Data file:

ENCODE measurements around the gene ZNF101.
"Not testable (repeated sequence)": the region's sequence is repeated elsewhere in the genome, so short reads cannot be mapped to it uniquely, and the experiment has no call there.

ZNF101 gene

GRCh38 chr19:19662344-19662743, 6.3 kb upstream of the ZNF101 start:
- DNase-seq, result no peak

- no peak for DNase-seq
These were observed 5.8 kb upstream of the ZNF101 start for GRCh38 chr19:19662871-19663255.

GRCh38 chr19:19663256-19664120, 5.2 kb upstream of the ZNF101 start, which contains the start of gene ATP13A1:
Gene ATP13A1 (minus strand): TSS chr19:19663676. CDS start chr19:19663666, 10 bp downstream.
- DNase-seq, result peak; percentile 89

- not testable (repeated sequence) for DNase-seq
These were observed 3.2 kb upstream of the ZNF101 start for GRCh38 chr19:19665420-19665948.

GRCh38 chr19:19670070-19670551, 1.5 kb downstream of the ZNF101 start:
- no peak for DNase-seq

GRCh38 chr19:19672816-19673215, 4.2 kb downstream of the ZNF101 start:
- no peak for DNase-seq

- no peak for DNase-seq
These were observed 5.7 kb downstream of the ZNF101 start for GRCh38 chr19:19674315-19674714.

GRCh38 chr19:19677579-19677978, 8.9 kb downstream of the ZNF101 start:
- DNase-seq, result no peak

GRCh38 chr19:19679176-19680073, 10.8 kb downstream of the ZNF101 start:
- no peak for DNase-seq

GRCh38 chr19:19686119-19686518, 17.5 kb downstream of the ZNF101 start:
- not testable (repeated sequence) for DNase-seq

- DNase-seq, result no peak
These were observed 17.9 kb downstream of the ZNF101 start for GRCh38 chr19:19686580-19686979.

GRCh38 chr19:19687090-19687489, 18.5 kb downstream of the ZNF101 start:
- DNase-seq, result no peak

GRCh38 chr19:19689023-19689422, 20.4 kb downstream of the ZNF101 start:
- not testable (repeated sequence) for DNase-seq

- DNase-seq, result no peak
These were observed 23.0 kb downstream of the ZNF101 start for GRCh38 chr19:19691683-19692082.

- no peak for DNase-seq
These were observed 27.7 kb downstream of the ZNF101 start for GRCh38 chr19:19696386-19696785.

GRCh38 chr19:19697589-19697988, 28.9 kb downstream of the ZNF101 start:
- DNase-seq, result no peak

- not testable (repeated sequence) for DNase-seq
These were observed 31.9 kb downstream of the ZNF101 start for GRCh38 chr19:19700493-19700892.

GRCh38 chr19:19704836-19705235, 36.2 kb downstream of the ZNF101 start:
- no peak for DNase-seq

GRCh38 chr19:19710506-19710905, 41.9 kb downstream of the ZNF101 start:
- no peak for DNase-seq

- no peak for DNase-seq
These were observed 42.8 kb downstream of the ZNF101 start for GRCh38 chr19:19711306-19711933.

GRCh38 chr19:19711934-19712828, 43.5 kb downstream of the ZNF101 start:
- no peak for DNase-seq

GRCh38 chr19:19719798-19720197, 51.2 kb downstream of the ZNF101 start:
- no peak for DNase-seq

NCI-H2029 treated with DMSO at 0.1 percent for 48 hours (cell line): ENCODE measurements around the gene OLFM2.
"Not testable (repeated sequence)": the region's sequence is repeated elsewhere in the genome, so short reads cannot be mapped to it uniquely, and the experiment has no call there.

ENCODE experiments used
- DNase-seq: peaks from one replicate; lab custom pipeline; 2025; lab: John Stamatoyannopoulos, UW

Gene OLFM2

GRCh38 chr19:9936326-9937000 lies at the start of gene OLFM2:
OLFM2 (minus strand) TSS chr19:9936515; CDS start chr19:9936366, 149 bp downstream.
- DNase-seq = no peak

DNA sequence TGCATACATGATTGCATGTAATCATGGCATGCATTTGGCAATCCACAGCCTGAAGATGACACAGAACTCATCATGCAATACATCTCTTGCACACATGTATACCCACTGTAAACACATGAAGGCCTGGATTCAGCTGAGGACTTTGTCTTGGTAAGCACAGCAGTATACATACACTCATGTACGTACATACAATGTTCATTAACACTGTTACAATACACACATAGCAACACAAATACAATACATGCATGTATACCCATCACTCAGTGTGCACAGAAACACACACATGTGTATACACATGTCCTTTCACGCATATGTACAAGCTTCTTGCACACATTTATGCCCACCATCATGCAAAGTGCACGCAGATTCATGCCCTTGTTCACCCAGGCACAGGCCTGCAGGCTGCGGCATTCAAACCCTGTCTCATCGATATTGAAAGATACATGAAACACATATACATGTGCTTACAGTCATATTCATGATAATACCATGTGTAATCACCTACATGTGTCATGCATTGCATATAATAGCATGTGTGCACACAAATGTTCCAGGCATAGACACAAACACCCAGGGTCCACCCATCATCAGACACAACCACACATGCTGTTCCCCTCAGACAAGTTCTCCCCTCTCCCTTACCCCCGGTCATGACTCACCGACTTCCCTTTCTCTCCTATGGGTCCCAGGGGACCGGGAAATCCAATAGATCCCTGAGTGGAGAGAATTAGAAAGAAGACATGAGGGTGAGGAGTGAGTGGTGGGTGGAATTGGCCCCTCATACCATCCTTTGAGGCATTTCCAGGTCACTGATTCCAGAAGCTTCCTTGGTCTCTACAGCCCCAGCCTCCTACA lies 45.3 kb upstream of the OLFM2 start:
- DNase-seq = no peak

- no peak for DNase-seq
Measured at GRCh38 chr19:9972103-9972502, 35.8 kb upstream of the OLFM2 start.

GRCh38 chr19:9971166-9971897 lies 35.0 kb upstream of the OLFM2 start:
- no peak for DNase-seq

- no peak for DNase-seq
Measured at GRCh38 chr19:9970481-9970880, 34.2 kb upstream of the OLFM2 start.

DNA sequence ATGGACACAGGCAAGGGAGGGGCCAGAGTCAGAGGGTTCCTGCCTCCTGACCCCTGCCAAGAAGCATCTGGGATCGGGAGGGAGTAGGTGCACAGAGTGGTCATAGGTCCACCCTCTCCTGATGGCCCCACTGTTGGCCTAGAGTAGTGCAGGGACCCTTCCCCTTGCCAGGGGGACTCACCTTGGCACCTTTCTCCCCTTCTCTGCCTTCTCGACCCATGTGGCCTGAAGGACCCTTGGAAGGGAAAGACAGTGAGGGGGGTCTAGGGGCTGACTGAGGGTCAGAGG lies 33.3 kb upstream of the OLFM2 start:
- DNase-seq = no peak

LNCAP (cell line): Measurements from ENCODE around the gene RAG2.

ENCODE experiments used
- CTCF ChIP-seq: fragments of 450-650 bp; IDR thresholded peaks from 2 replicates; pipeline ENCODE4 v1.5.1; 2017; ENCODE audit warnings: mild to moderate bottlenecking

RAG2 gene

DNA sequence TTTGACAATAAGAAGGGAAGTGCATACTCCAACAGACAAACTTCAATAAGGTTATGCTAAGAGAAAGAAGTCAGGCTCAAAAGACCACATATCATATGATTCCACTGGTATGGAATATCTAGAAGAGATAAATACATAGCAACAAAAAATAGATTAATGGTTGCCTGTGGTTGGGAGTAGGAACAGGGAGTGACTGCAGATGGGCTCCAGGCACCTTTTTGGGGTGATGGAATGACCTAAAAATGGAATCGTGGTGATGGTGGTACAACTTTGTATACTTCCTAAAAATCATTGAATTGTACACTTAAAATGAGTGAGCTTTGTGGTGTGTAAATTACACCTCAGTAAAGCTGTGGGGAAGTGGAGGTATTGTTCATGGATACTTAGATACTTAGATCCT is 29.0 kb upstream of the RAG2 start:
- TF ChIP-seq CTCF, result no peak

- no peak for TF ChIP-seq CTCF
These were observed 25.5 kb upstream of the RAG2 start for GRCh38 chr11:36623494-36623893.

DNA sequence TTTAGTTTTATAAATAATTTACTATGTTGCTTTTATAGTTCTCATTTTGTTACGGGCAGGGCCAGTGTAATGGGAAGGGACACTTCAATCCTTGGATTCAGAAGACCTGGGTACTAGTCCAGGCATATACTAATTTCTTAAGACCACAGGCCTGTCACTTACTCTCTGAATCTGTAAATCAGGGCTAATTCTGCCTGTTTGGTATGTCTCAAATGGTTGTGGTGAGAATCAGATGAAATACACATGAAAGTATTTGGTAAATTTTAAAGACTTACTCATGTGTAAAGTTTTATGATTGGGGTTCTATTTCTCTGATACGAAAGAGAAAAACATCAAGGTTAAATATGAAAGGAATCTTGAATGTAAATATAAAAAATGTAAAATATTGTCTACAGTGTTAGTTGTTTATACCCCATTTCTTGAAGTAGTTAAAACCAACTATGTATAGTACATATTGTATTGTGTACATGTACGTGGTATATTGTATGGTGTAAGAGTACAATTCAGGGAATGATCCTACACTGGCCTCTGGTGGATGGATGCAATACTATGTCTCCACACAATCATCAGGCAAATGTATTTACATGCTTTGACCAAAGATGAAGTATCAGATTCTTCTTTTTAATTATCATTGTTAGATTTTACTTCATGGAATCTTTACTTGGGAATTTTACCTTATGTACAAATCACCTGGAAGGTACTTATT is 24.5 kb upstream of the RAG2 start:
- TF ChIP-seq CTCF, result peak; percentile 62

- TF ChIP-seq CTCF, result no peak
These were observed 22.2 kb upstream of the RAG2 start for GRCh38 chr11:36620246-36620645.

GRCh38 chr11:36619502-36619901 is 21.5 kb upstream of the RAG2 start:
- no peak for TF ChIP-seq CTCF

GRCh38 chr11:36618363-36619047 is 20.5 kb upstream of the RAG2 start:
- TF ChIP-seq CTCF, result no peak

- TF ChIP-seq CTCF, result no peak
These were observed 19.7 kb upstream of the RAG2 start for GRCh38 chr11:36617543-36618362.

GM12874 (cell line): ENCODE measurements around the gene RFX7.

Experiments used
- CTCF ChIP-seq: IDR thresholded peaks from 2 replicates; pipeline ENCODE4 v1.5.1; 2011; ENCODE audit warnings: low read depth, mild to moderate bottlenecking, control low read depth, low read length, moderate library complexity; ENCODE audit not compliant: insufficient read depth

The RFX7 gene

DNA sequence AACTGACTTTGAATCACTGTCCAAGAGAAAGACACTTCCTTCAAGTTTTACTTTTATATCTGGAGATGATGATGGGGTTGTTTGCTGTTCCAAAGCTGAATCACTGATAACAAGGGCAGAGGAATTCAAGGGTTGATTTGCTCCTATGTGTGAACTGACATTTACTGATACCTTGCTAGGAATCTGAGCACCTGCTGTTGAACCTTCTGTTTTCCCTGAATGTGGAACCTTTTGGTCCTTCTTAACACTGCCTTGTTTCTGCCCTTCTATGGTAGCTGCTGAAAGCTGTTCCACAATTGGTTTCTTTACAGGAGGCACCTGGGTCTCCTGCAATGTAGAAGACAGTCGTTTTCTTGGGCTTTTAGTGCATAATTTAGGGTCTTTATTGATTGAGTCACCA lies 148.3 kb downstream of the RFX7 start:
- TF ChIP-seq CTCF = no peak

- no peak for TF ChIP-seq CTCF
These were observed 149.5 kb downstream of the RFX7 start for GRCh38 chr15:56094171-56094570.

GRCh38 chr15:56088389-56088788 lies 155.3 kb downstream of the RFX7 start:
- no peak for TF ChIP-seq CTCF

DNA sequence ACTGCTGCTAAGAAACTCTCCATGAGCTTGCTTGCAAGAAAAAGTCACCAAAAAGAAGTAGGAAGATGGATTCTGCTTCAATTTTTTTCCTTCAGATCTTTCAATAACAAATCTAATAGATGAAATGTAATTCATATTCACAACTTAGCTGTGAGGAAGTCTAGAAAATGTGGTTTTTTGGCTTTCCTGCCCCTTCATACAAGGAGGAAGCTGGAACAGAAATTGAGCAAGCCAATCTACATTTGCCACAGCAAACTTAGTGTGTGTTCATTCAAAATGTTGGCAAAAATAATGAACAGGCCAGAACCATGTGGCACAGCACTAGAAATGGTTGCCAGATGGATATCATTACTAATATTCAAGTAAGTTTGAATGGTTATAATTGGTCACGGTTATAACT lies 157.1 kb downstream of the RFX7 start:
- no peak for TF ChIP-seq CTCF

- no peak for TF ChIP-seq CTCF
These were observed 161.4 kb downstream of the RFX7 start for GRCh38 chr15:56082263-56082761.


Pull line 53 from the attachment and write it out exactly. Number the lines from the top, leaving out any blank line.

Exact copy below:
Gene OLFM2